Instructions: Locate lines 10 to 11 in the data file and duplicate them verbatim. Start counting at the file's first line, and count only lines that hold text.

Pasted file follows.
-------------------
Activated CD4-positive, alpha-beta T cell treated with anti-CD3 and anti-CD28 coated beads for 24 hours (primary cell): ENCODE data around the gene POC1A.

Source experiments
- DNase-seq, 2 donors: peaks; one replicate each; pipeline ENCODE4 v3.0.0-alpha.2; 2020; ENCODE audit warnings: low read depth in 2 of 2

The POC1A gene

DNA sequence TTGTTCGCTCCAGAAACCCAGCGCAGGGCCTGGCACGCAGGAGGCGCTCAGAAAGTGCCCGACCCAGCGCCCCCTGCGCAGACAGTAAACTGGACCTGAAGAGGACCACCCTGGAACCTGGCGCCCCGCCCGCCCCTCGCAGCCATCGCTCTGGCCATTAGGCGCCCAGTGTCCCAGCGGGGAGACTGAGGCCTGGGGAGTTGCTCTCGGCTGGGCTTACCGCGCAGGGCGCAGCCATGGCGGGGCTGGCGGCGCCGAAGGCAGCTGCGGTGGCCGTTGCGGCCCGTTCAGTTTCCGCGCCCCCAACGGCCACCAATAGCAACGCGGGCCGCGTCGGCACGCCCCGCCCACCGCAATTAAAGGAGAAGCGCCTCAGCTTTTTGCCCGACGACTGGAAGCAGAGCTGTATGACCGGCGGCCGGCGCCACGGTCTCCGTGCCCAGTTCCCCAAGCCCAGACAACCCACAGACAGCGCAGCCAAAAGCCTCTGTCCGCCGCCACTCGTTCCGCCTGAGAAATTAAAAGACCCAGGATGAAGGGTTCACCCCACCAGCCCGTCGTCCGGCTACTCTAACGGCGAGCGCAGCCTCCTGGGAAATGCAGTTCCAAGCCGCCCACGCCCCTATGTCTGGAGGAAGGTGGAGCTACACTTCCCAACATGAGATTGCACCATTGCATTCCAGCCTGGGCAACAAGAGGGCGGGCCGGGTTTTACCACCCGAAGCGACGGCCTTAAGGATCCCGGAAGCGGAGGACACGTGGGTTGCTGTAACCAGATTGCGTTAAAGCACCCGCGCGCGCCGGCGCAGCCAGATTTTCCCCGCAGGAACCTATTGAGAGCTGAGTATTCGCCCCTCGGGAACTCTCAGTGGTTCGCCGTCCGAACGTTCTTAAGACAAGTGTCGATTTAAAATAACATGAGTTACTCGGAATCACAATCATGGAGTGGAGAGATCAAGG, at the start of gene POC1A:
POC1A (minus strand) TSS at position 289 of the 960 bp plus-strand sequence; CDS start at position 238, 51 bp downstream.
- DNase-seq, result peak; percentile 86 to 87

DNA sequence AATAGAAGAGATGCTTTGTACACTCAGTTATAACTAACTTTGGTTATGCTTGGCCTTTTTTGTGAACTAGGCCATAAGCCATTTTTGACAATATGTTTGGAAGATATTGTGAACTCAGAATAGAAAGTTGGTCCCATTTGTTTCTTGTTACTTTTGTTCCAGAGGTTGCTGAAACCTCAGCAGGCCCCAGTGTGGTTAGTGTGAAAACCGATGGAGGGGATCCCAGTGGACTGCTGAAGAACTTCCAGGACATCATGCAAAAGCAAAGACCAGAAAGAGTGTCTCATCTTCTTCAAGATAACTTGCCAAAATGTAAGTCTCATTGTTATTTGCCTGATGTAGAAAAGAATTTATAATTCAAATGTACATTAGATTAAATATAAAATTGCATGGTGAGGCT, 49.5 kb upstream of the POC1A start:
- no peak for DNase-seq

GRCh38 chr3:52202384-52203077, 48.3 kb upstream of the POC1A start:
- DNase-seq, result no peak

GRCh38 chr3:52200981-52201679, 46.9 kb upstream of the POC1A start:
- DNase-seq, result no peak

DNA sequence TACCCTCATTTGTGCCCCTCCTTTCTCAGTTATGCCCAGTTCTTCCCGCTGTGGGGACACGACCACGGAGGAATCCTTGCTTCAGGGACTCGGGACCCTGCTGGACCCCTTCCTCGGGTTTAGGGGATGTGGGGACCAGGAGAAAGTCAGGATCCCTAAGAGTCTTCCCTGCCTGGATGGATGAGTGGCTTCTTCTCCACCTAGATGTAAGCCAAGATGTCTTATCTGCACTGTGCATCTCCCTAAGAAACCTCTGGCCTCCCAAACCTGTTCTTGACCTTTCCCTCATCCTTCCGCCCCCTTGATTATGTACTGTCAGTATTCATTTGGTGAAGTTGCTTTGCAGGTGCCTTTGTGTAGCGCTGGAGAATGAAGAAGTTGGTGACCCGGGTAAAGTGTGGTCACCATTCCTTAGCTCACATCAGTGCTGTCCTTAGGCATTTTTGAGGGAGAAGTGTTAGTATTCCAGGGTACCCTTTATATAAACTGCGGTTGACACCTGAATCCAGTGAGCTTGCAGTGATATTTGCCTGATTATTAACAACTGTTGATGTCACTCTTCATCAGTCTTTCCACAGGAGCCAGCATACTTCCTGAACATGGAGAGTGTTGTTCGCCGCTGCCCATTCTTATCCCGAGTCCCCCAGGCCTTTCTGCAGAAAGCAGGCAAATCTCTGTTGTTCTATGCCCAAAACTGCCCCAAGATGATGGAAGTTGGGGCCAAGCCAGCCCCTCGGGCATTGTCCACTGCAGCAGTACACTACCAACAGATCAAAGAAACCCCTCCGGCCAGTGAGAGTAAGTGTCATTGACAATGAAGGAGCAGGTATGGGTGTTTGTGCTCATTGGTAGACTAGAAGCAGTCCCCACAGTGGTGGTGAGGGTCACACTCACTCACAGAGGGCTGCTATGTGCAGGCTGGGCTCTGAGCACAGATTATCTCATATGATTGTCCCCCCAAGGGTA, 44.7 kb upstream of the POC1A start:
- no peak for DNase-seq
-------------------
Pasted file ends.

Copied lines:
GRCh38 chr3:52202384-52203077, 48.3 kb upstream of the POC1A start:
- DNase-seq, result no peak